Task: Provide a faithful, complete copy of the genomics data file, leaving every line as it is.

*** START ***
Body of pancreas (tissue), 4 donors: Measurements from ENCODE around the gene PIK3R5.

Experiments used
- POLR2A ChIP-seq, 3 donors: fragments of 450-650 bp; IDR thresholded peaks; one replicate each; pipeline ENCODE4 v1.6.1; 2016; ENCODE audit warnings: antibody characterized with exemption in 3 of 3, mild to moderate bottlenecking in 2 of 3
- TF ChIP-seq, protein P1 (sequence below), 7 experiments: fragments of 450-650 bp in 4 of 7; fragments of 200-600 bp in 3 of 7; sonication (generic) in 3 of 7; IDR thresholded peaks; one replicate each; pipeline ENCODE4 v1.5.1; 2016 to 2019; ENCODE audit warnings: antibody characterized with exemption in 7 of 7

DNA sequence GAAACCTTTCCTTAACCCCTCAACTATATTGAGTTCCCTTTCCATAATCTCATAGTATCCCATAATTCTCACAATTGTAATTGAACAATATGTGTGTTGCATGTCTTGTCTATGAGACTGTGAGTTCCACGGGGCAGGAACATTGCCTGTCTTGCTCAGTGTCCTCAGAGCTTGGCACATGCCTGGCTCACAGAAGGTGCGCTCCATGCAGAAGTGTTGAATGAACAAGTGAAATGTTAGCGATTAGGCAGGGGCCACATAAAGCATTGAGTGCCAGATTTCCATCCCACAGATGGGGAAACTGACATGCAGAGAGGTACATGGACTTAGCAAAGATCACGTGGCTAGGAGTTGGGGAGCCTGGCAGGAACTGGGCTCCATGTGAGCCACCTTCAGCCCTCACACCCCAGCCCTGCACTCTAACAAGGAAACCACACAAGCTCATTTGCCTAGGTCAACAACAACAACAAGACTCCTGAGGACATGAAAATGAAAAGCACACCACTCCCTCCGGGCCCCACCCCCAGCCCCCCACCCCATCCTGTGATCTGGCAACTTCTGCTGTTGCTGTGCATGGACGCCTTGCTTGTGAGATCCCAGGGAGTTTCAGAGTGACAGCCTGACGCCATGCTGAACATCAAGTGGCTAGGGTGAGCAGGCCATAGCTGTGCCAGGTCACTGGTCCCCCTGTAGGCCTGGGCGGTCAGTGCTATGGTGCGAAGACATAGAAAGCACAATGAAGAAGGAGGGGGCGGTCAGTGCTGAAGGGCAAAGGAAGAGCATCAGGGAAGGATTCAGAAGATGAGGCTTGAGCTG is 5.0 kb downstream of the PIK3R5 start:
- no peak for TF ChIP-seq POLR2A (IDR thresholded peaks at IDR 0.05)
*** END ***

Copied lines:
Body of pancreas (tissue), 4 donors: Measurements from ENCODE around the gene PIK3R5.

Experiments used
- POLR2A ChIP-seq, 3 donors: fragments of 450-650 bp; IDR thresholded peaks; one replicate each; pipeline ENCODE4 v1.6.1; 2016; ENCODE audit warnings: antibody characterized with exemption in 3 of 3, mild to moderate bottlenecking in 2 of 3
- TF ChIP-seq, protein P1 (sequence below), 7 experiments: fragments of 450-650 bp in 4 of 7; fragments of 200-600 bp in 3 of 7; sonication (generic) in 3 of 7; IDR thresholded peaks; one replicate each; pipeline ENCODE4 v1.5.1; 2016 to 2019; ENCODE audit warnings: antibody characterized with exemption in 7 of 7

DNA sequence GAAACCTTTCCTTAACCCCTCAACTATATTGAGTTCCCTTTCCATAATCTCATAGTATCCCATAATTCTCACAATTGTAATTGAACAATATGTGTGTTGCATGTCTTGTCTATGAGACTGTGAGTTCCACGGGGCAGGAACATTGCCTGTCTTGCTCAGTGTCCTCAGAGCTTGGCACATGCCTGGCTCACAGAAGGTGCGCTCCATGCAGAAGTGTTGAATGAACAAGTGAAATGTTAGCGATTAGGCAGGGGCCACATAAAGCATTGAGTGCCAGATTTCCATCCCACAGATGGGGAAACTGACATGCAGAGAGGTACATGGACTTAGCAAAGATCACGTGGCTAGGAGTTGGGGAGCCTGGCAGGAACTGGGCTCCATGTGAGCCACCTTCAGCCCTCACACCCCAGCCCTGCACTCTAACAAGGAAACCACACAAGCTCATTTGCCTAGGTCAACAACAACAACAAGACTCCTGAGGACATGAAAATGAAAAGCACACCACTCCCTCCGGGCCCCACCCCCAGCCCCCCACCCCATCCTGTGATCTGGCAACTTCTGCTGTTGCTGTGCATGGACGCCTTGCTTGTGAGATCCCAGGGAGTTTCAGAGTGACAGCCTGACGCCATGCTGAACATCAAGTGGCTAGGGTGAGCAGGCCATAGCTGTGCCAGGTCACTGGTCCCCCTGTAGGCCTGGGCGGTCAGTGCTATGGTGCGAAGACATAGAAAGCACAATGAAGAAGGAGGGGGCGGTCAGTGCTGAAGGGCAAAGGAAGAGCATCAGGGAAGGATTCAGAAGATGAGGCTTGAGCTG is 5.0 kb downstream of the PIK3R5 start:
- no peak for TF ChIP-seq POLR2A (IDR thresholded peaks at IDR 0.05)